ISIS is probably one of the most digitally-savvy terrorist groups out there. Ever since they successfully occupied parts of Iraq and Syria in 2014, ISIS propaganda on social media has played a central role in its recruitment, causing controversy on nearly every platform imaginable. And as social media continues to evolve, so do ISIS’ propaganda tactics. Now, they’ve infiltrated Gen Z’s favorite app: TikTok.
Amaq News Agency, a news outlet linked to ISIS, and Dabiq, a magazine used by ISIS for radicalisation and recruitment, are largely responsible for bringing the terrorist group’s message to social media. With these agencies, ISIS has been able to create high-quality videos and become the first terrorist group to utilise the encrypted instant message platform, Telegram.
ISIS’ propaganda tactics have proven to be quite effective, surpassing the success of Al-Qaeda and garnering support among hundreds of thousands of sympathisers worldwide. During their heyday between 2014 and 2015, the number of reported ISIS combatants reached 200,000.
Nevertheless, ISIS’ appeal has faded in recent years. But the fact that they’ve turned to TikTok may indicate that they’re not ready to give up. Earlier this week, The Wall Street Journal reported that ISIS was using the platform for recruitment purposes. At least two dozen ISIS-linked accounts were identified and subsequently suspended. These accounts posted content that depicted beheadings and military activities.
To make matters worse, these videos were packaged in typical TikTok fashion, with music and effects that appeal to young people. Some videos also show members singing pro-ISIS songs.
“We swear to be loyal until death,” some members sing in Arabic.
“The rhyme, beat, evocative lyrics, and punchy delivery are especially appealing to youth,” Oxford University expert on extremism Elisabeth Kendall, told the Wall Street Journal.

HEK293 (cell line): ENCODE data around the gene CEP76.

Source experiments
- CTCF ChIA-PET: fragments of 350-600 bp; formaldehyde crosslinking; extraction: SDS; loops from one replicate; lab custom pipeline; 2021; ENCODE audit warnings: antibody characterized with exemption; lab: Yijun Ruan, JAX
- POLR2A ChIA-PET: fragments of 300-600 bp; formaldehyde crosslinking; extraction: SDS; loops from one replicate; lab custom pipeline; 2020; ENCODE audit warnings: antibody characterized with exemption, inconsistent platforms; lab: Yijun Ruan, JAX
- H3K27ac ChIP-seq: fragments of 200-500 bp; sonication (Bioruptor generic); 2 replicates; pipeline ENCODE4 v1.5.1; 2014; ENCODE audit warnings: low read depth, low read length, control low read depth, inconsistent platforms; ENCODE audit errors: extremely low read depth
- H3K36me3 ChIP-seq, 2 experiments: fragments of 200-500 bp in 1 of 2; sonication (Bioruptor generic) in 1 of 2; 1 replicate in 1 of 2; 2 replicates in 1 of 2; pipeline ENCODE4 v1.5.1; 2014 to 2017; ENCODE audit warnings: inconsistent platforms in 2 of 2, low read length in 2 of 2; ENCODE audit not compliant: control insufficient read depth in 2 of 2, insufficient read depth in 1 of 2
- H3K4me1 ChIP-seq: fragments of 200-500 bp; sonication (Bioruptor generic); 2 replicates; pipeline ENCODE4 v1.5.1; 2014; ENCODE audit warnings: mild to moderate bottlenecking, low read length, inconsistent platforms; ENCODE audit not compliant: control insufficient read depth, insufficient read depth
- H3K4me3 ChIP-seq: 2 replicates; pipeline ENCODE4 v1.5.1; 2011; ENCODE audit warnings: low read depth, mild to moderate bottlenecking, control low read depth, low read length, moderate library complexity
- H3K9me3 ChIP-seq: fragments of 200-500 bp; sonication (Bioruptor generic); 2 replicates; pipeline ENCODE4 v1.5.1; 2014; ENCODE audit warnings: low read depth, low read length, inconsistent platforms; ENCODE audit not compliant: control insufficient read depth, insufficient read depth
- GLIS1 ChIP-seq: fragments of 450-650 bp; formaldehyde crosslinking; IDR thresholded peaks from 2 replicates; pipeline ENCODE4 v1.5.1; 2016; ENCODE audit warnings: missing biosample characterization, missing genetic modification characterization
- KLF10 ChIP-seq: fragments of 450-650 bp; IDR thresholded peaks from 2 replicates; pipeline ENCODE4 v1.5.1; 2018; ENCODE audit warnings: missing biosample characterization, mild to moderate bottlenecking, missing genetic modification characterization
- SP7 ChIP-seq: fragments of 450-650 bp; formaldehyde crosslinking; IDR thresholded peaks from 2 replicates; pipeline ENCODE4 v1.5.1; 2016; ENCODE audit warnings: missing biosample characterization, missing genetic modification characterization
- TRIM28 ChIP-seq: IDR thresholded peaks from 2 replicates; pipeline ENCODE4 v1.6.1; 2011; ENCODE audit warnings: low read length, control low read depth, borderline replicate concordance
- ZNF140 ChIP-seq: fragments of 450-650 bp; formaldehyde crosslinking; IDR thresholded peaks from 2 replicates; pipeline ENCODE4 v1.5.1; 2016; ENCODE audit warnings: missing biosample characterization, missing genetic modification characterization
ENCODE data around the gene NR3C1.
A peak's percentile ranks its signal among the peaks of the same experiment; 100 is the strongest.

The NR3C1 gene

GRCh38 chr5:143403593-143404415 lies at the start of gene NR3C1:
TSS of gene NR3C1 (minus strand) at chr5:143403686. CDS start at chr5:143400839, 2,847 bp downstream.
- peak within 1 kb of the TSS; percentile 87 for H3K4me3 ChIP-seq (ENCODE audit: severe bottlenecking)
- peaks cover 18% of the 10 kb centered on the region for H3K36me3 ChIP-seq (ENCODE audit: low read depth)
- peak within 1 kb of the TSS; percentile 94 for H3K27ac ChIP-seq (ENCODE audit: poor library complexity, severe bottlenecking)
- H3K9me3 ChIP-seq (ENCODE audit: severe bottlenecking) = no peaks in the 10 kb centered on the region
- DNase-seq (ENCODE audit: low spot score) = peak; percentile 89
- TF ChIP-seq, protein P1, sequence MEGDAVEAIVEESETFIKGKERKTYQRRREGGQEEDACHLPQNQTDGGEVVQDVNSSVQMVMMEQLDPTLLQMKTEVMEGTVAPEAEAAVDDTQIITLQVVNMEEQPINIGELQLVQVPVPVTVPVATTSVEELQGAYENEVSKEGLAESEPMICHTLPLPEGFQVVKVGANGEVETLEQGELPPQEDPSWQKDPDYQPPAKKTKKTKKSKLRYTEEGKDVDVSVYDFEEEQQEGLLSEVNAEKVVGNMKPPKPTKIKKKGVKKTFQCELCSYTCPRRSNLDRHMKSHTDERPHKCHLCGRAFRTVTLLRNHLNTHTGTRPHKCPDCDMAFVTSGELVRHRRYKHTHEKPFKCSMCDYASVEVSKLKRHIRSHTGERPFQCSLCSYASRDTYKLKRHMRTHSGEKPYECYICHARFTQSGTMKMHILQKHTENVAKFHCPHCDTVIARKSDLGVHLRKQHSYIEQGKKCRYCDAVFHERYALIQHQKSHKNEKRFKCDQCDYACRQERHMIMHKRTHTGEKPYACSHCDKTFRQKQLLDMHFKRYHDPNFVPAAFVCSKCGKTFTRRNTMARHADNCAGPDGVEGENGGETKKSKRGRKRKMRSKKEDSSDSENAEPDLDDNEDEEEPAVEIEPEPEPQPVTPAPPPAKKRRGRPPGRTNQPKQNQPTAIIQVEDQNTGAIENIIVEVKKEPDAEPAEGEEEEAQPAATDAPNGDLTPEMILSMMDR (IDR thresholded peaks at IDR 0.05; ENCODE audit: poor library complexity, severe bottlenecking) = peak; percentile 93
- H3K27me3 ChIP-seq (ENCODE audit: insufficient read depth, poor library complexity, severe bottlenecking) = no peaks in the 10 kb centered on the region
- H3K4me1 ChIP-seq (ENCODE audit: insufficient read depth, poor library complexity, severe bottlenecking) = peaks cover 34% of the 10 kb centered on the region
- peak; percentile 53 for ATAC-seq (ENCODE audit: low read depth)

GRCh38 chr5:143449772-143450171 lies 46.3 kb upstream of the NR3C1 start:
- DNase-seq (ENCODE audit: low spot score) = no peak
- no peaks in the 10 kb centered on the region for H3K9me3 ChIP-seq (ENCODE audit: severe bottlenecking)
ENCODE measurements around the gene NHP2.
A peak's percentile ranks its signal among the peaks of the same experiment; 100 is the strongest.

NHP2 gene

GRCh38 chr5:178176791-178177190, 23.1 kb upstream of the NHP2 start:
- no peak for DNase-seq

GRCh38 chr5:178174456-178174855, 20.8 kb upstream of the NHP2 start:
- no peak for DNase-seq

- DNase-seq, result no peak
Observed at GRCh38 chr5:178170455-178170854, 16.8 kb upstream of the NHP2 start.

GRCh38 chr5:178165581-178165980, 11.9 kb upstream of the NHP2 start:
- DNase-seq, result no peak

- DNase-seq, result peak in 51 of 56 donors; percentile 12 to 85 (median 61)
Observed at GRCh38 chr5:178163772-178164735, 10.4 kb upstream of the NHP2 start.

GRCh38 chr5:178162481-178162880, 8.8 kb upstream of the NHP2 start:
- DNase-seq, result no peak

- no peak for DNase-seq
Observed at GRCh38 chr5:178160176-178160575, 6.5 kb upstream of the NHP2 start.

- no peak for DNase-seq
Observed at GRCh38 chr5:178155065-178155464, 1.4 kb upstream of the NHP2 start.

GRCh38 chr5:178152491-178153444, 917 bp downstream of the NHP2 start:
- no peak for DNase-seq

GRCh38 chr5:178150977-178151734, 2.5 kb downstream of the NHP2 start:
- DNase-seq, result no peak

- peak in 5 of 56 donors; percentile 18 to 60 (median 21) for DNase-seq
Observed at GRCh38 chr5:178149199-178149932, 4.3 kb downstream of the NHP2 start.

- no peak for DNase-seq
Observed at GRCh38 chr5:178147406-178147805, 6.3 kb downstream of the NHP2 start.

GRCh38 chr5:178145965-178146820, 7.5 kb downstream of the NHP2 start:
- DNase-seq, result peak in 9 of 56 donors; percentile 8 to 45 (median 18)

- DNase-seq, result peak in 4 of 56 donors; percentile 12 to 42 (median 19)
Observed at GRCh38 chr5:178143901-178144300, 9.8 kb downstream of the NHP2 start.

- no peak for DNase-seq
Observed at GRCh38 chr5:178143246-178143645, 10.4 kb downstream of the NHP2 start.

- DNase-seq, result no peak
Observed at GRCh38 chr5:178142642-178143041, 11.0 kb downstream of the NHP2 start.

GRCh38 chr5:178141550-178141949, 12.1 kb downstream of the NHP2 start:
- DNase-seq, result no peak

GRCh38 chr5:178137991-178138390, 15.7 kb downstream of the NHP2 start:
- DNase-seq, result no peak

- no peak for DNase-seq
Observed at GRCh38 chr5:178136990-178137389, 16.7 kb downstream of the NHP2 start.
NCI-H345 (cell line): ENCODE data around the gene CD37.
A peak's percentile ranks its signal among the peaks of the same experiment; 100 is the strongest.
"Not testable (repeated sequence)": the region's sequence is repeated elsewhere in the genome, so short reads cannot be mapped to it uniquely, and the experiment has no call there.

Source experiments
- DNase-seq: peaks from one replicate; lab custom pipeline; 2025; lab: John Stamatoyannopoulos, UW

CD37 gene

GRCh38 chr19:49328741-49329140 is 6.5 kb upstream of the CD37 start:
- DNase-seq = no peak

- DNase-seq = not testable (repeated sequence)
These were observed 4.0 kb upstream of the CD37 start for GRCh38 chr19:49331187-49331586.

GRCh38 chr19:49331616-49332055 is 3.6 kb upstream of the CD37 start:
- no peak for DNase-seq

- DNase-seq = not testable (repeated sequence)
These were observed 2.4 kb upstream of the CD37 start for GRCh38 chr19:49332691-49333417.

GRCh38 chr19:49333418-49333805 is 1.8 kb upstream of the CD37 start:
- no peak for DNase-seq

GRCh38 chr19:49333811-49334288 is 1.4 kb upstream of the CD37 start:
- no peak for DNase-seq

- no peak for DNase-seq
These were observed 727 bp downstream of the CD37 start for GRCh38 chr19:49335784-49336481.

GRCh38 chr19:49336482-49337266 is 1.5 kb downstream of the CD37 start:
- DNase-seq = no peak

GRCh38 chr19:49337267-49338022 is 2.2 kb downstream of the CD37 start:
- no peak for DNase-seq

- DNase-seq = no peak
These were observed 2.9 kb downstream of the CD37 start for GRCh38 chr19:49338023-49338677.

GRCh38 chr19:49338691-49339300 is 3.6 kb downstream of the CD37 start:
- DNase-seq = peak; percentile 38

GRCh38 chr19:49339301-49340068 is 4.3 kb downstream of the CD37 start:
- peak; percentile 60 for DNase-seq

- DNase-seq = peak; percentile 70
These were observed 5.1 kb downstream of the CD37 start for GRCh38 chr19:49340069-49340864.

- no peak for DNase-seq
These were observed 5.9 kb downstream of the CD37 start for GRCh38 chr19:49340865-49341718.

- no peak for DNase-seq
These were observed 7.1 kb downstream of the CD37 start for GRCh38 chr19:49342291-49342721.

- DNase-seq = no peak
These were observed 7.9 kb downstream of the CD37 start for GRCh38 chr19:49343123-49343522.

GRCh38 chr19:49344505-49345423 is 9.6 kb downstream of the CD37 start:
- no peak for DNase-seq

Although their policy prohibits content that supports terrorism, TikTok management has kept relatively quiet on the matter.
“Content promoting terrorist organisations has absolutely no place on TikTok,” a TikTok spokesperson said in a statement to The Sun. “We permanently ban any such accounts and associated devices as soon as identified, and we continuously develop ever-stronger controls to proactively detect suspicious activity.”
While the actual number of ISIS-affiliated accounts and the virality of their content are still unknown, this issue is still cause for concern, considering TikTok is one of the most popular social media platforms among young people. For instance, Indonesia alone had 10 million users in 2018.
This is certainly not the first time ISIS has been caught spreading propaganda on social media platforms. In 2016, Twitter erased 325,000 accounts promoting ISIS. After developing an artificial intelligence system capable of detecting ISIS content, Facebook reported it had deleted 3 million posts related to ISIS and Al-Qaeda activity in the first quarter of 2018.
Torik Triyono, Director of Law Enforcement of the Indonesian Agency for Combating Terrorism (BNPT), said that simply deleting ISIS-linked social media posts and accounts is not enough, as ISIS is capable of creating new accounts at a faster rate than they can be deleted.
“Counter-narrative is necessary to resist the narrow-minded messages on religion and terrorism on social media,” Triyono told VICE.
In addition to deleting extremist posts and accounts, Facebook addressed this need through its Counterspeech campaign, which partners with NGOs to combat extremism. Google has also invested in efforts to redirect audiences of extremist videos to more positive content.